Before assuming a presidential candidacy for the 2020 elections, the former mayor of South Bend, Indiana, Pete Buttigieg, ended his term in office amid criticism for taking a counterproductive stance on various social issues, such as the use and carrying of illicit drugs.

Dissenting voices in South Bend are questioning various aspects of the young Democratic former mayor’s administration, highlighting his lack of commitment to the growth and functioning of the city, all in the face of this year’s presidential elections.

Michelle Burger, a 42-year-old woman living on the west side of South Bend said, “If he’s the next president, I fear for our country. He couldn’t run our city. How can he run the United States?”

“Look at all the crime — he didn’t do anything about it. Look at our quality of life. If he becomes president, the United States will become one big South Bend—a giant sinkhole. We’ll be in a new depression,” Burger added, according to The New York Post.

Cornish Miller, another resident of the city’s west side, gave the former mayor a score of 2 on a scale of 1 to 10. “Buttigieg talked about all the improvements he made, but he barely made a dent,” he said.

“The West Side is the most neglected part of town. The street I live on is the only street around here that has lights. That’s because we’re a gateway to Notre Dame,” the 62-year-old added.

The New York Post indicated, according to FBI data, violent crimes increased from 622 in 2012, their first year, to 1,088 in 2018.

According to the Rev. Sylvester Williams of the Interfaith Christian Union, “We had a record number of homicides during his time as mayor, and he didn’t seem to feel the psychological, emotional, and spiritual needs of the people.

Sheriff Grady Judd of Polk County, Florida, criticized the mayor’s stance by demonstrating his commitment to legalizing narcotics such as methamphetamine, cocaine, and ecstasy.

“He is guaranteeing more drug addicts, he’s guaranteeing more crime, and he’s guaranteeing less help because we don’t have enough services for those who are addicted to crimes now and he’s going to create more addiction,” Judd said.

Buttigieg similarly has been criticized for his radical stance on abortion, saying it should be legal and unrestricted until birth.

The former South Bend mayor who supports taxpayer funding of abortion has favored repealing the Hyde amendment, which blocks federal Medicaid funding for abortions approved in 1976.

As the New York Post pointed out, Buttigieg and his supporters claim that major projects, such as the construction of new hotels, restaurants, and apartments, have boosted employment as well as the tax base of Indiana’s fourth-largest city.

They said the former mayor also contributed to the city’s infrastructure by redesigning parks and revamping traffic with a 21-million-pedestrian-friendly “smart street” plan that reduced speed limits, as well as creating indirect intersections and planting trees.

However, the young former mayor’s measures also have their detractors. Indiana Republican Party Chairman Kyle Hupfer went so far as to say that while Buttigieg had some victories in economic development, “he actually had “little, if anything, to do with that.”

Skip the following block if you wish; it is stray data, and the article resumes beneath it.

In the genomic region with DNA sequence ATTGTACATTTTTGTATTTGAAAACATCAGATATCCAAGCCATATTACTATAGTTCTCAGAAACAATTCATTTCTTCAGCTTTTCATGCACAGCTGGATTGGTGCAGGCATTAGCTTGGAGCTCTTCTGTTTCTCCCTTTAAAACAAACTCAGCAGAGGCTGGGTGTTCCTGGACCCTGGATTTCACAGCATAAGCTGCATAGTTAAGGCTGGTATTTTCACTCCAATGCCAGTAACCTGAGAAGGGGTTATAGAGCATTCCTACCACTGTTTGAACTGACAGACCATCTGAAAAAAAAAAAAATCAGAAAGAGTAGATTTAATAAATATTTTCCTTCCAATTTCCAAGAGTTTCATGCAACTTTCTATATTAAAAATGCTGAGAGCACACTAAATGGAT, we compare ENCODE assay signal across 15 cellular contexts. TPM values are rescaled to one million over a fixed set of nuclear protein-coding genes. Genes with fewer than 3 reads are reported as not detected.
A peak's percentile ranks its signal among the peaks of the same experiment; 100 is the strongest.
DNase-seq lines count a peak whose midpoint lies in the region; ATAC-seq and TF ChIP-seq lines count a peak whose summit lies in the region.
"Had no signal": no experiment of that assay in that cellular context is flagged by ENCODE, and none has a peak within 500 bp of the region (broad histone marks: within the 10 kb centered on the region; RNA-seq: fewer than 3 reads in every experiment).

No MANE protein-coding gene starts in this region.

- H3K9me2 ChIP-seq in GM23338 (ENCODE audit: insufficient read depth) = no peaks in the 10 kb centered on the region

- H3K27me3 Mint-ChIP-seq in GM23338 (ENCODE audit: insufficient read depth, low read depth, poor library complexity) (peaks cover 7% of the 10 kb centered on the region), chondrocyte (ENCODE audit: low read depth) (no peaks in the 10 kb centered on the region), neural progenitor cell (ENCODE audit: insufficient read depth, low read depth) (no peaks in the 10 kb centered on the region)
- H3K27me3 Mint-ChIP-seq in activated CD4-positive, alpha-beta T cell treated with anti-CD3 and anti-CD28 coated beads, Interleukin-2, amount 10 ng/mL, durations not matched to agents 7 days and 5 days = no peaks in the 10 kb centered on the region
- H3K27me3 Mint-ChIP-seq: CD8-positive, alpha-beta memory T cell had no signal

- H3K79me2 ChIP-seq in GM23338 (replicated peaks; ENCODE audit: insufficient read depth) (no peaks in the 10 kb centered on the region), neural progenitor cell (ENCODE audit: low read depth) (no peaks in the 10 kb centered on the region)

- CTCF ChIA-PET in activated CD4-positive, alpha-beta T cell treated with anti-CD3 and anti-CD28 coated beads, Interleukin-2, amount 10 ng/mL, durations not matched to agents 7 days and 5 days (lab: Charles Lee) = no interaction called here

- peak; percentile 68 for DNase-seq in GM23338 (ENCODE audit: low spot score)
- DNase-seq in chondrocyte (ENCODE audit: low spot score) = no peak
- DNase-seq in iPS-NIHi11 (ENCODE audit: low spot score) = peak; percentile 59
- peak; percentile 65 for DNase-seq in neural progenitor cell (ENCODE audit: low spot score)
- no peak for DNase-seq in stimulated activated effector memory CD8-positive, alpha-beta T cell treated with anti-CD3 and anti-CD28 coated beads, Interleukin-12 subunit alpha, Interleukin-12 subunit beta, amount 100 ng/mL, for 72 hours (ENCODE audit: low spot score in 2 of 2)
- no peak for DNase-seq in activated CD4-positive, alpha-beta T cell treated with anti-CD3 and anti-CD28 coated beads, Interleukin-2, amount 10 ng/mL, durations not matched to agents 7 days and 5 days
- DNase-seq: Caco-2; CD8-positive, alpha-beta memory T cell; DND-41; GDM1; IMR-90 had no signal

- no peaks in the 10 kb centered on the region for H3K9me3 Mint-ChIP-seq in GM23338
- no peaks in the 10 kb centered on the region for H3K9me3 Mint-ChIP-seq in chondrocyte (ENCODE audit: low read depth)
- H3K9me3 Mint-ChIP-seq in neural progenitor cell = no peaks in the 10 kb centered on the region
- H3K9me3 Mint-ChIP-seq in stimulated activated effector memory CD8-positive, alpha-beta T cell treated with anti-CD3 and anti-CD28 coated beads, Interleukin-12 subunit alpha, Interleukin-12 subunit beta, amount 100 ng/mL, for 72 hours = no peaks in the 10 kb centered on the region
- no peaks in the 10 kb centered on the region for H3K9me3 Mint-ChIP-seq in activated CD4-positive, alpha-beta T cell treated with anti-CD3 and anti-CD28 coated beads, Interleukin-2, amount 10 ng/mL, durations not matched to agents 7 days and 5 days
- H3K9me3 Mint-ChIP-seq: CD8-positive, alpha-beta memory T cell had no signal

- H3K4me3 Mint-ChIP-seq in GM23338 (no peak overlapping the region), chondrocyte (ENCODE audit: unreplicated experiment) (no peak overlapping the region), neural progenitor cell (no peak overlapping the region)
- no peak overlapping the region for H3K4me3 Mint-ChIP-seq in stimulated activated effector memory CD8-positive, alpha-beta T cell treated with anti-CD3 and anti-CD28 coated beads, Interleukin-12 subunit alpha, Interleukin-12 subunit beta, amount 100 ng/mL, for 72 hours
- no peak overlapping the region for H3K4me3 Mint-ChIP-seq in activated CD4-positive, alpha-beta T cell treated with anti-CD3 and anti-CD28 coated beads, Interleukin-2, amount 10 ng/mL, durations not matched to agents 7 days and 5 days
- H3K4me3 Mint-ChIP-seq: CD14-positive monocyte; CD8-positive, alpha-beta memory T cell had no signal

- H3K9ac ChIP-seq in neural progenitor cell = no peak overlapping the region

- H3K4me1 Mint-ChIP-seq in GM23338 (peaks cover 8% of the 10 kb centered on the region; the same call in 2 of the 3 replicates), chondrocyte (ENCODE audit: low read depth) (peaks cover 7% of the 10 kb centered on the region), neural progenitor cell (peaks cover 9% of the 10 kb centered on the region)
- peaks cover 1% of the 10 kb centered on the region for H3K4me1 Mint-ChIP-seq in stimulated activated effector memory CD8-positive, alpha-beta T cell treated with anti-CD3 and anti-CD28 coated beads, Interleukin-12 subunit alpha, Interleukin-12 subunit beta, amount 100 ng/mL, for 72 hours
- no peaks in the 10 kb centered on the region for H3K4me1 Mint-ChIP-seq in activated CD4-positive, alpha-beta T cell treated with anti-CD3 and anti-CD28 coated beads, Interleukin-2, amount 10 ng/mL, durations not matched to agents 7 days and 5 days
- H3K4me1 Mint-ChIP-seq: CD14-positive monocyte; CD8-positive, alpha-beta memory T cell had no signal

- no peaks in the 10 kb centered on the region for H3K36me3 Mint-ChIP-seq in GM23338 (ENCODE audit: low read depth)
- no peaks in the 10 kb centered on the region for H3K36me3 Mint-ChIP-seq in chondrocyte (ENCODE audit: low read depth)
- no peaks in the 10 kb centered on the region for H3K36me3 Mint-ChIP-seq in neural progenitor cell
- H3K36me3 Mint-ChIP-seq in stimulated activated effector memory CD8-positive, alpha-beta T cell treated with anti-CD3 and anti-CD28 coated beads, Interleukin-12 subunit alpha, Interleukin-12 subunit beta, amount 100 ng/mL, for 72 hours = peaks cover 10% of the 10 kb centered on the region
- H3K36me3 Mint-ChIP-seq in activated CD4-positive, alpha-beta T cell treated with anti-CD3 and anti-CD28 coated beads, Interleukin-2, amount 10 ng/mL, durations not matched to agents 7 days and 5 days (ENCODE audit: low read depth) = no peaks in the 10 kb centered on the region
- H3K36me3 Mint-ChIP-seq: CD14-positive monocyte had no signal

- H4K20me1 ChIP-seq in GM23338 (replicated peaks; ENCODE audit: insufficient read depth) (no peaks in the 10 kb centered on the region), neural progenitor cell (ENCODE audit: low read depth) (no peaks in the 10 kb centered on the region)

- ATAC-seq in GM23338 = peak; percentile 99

“I found it ironic that when he announced his presidential run, he did it in front of Studebaker Building 84, which had sat vacant since 1963. (…)  But it was $3.5 million from then-Gov. Mike Pence’s Regional Cities Initiative that made that project go,” Hupfer said.

The Indiana Republican Party president also mentioned an official 2018 community survey in South Bend where only 29% of respondents agreed that the city had a “strong and inclusive economy,” while 51% were neutral or dissatisfied with the “sense of security” in their neighborhoods.

“If you don’t feel safe and secure, it’s hard to get people to move there, it’s hard to get people to live there, and it’s hard to get jobs to grow there,” Hupfer added.

There is also the issue of the African American community in the city of South Bend, which lives under constant economic inequality, according to a Prosperity Now report.

Racial inequality has been an issue that has challenged Buttigieg, as he fired the city’s first black police chief since his inauguration as mayor.

In addition, as the New York Post notes, from 2012 to 2018 the number of black police officers was nearly halved, from 29 to 15, compared to more than 200 white uniforms.

Meanwhile, during a local radio show called “Real Talk,” a shooting was announced that took place in June 2019 in front of a bar called Kelly’s Pub where 10 people were injured and one killed, all of them of African-American.

The incident generated outrage from the community, which, after gathering about 100 angry citizens, ended up forcing the closure of a local hospital.

Also, Buttigieg’s callous response to the events triggered even more controversy. “Not one time did he try to bring some level of compassion or sympathy,” said Williams.

Homelessness also has been a persistent problem in the city, according to John Shafer, founder of the nonprofit homeless organization Michiana Five, there are an estimated 500 homeless people in South Bend.

According to Schafer, Buttigieg always spoke as if he were in favor of the homeless, when the reality was different, noting that he even went so far as to order sanitation personnel and police to destroy the camp under the Main Street Viaduct in 2017.

I just feel he didn’t care. I also feel he couldn’t relate to the homeless. And it just wasn’t one of his priorities.